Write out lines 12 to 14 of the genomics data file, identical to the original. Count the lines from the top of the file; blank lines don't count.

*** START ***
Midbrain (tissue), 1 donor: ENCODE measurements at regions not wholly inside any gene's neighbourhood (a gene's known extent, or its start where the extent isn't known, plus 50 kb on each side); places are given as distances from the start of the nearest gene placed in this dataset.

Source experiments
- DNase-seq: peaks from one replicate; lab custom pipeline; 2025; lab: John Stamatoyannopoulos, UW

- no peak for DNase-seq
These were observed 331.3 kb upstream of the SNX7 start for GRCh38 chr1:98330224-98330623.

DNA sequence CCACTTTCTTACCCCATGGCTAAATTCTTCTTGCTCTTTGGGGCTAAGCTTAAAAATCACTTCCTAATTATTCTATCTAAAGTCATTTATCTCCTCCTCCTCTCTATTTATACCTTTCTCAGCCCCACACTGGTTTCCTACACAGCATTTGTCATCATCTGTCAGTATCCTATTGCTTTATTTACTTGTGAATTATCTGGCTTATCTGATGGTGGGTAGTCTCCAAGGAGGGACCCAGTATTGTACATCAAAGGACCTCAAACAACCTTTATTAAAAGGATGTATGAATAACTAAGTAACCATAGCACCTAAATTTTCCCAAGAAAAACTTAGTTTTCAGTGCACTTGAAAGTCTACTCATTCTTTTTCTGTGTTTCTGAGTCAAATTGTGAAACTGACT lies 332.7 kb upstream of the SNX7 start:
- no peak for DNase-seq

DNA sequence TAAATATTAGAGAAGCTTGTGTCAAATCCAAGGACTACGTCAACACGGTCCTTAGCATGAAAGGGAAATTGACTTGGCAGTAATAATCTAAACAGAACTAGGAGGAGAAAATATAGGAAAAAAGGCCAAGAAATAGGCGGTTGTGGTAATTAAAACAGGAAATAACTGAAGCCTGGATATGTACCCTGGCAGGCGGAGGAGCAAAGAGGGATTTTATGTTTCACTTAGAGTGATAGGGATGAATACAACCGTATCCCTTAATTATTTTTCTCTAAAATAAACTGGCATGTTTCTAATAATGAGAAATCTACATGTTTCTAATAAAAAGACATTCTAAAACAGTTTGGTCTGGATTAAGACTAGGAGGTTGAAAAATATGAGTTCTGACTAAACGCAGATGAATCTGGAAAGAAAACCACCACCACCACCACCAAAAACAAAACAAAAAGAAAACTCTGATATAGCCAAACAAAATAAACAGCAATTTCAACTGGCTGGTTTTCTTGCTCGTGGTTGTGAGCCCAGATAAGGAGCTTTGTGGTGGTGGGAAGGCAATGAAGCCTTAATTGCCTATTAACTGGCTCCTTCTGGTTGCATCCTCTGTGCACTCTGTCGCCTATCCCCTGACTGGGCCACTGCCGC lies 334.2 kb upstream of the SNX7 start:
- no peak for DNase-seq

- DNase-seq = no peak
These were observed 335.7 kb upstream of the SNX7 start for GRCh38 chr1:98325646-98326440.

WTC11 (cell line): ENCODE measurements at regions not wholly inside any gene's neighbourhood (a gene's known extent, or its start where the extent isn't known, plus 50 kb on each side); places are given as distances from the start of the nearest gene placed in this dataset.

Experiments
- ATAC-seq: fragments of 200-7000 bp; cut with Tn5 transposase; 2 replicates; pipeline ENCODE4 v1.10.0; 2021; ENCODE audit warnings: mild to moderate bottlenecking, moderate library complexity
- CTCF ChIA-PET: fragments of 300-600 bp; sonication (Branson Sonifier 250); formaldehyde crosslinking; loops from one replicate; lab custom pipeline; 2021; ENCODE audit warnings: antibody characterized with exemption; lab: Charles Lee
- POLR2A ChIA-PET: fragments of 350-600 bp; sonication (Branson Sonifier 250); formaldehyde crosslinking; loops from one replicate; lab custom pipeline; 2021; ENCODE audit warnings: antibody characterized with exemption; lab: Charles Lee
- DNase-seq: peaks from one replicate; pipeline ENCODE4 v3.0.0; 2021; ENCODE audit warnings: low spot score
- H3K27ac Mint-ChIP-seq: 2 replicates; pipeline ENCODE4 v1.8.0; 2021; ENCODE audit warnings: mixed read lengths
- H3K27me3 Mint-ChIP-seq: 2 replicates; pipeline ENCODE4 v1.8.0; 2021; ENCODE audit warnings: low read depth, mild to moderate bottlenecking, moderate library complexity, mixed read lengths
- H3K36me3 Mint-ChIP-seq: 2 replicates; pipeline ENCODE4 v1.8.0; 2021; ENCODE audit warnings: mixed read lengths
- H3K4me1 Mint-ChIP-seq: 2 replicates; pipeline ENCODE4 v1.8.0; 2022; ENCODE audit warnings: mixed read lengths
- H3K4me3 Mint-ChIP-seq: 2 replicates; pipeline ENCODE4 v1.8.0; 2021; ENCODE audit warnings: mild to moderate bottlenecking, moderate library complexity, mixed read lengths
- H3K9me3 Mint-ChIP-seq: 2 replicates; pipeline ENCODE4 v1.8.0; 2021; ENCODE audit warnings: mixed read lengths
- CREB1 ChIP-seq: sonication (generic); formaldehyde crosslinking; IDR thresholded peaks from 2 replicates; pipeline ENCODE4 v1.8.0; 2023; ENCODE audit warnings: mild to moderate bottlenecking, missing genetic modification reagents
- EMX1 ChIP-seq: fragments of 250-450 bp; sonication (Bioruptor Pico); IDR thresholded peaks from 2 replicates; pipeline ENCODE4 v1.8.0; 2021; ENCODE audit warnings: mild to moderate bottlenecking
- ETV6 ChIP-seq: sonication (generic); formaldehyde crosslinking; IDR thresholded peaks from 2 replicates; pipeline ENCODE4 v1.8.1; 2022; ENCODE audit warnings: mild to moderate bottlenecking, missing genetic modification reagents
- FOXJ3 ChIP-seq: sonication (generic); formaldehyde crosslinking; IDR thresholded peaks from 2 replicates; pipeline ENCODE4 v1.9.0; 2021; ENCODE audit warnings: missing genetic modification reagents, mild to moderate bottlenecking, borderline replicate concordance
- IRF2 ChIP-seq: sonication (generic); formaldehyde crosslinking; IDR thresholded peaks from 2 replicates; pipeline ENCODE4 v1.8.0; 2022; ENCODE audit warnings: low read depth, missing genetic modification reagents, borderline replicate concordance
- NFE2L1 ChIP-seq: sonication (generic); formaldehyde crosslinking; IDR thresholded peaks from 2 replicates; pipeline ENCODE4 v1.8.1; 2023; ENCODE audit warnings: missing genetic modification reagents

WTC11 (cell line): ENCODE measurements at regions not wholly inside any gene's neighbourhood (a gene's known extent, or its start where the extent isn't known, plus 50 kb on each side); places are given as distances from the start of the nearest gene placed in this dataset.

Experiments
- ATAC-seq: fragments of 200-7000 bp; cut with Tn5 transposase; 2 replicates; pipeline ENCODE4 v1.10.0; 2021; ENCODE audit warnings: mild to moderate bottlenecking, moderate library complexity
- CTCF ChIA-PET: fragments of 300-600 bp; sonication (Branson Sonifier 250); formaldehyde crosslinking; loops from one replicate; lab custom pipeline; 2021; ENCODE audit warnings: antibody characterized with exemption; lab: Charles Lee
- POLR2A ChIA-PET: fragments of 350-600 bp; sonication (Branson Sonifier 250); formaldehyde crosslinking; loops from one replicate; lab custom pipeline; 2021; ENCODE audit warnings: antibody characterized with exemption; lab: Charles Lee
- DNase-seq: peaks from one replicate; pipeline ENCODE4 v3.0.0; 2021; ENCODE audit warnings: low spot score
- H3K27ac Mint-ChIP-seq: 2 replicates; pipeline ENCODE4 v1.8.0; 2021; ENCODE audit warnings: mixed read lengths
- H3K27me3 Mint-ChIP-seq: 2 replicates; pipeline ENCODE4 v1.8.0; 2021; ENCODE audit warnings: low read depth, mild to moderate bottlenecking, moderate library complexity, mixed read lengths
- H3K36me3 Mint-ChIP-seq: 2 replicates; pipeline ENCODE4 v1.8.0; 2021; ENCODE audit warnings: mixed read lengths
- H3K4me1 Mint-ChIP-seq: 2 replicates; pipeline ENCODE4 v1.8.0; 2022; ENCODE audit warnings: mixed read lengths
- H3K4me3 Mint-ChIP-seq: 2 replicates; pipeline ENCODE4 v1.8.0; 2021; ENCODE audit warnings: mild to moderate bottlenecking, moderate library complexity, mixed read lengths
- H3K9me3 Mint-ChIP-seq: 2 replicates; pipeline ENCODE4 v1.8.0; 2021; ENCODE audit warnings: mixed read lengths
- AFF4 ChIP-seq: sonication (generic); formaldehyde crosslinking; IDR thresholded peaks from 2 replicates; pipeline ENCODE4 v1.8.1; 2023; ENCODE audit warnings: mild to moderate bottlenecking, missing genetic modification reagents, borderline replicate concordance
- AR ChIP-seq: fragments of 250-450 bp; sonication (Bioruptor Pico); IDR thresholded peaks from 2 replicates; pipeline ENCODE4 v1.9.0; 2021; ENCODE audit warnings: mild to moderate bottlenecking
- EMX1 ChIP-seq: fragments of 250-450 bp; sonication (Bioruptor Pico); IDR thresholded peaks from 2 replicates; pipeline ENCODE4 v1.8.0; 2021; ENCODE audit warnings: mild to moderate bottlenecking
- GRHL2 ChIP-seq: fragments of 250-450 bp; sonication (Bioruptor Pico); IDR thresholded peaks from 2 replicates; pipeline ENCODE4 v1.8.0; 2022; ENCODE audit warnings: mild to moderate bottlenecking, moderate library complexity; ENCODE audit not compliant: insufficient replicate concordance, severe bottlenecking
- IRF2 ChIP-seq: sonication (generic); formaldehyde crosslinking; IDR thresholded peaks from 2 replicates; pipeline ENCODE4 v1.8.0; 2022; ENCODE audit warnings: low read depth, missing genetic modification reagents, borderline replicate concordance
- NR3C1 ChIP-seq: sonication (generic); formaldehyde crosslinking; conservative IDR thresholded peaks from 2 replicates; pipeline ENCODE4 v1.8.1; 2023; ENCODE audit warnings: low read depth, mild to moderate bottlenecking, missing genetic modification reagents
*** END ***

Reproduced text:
WTC11 (cell line): ENCODE measurements at regions not wholly inside any gene's neighbourhood (a gene's known extent, or its start where the extent isn't known, plus 50 kb on each side); places are given as distances from the start of the nearest gene placed in this dataset.

Experiments
- ATAC-seq: fragments of 200-7000 bp; cut with Tn5 transposase; 2 replicates; pipeline ENCODE4 v1.10.0; 2021; ENCODE audit warnings: mild to moderate bottlenecking, moderate library complexity